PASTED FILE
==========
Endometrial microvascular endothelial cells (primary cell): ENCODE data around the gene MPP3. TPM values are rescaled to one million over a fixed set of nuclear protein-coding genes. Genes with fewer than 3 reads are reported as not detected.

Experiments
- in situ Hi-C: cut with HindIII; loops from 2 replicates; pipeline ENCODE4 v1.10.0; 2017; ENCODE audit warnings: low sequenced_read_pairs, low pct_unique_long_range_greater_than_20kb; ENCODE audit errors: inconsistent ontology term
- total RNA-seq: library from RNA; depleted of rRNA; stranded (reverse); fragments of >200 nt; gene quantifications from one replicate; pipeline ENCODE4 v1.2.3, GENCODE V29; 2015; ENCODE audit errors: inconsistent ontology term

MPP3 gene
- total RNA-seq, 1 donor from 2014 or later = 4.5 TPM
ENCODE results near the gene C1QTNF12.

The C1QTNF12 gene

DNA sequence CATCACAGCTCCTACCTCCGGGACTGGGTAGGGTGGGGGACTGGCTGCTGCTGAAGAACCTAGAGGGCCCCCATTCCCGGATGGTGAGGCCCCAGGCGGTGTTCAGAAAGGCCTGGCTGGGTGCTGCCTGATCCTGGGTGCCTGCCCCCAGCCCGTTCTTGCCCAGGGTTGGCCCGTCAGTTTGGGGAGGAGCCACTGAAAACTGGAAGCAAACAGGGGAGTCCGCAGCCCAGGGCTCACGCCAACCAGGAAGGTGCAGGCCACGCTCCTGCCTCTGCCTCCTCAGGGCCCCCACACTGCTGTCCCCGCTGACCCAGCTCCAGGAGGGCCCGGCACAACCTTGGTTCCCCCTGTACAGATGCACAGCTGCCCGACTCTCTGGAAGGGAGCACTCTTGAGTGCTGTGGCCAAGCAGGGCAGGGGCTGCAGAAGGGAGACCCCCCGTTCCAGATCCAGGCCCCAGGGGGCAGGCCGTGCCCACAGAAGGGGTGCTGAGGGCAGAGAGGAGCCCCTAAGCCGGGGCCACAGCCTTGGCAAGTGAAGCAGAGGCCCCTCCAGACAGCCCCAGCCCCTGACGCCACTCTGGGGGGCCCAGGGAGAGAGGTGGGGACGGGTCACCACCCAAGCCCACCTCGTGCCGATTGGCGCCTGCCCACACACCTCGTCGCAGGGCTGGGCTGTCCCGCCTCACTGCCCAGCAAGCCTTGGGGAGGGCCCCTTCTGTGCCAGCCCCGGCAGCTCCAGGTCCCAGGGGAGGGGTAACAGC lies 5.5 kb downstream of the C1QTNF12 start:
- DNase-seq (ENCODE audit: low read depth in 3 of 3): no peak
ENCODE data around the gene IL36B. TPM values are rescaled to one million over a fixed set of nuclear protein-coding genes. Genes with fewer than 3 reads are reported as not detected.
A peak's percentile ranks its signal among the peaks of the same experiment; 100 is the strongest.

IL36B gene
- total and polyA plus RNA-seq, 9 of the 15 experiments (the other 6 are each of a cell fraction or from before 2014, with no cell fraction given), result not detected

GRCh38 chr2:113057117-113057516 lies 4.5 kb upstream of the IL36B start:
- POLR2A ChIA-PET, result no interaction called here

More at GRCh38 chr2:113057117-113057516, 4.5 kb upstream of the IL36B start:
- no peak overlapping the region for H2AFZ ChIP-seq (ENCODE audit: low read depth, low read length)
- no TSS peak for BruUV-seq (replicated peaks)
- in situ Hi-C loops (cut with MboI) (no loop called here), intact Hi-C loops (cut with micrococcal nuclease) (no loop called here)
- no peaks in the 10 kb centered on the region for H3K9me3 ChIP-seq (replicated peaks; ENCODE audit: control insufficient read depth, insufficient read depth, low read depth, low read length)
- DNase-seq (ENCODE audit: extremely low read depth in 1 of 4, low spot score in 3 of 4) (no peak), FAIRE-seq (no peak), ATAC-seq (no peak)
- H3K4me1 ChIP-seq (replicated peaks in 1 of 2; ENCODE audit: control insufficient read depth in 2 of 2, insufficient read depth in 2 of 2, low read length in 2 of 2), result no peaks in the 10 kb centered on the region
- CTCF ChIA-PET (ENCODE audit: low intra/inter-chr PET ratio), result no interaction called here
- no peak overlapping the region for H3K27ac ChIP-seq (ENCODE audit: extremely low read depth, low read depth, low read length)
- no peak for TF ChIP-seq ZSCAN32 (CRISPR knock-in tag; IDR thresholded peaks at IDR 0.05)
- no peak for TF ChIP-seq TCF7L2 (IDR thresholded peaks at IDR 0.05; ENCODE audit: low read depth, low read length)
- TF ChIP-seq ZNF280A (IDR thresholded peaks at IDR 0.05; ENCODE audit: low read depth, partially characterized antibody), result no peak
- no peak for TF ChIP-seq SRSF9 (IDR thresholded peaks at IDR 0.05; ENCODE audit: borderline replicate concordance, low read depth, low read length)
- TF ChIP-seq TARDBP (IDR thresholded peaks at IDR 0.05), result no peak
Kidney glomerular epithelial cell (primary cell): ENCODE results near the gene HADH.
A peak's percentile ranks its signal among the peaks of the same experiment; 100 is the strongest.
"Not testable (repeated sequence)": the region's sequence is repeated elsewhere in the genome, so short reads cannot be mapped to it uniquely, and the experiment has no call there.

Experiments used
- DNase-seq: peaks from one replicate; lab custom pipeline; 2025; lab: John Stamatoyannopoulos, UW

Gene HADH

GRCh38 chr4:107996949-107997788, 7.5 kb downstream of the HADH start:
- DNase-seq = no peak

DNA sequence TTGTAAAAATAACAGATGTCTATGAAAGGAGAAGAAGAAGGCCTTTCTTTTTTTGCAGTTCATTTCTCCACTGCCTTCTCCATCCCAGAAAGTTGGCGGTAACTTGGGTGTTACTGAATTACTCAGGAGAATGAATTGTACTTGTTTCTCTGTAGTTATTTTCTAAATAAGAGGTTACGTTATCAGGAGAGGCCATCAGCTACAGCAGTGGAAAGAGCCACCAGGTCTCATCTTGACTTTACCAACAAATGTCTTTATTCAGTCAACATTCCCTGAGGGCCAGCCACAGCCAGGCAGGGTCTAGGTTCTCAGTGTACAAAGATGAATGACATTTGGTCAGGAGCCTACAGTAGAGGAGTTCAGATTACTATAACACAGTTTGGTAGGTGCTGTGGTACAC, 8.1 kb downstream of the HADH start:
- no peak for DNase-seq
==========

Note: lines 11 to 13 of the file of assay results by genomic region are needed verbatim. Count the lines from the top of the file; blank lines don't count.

ENCODE data around the gene IL36B. TPM values are rescaled to one million over a fixed set of nuclear protein-coding genes. Genes with fewer than 3 reads are reported as not detected.
A peak's percentile ranks its signal among the peaks of the same experiment; 100 is the strongest.

IL36B gene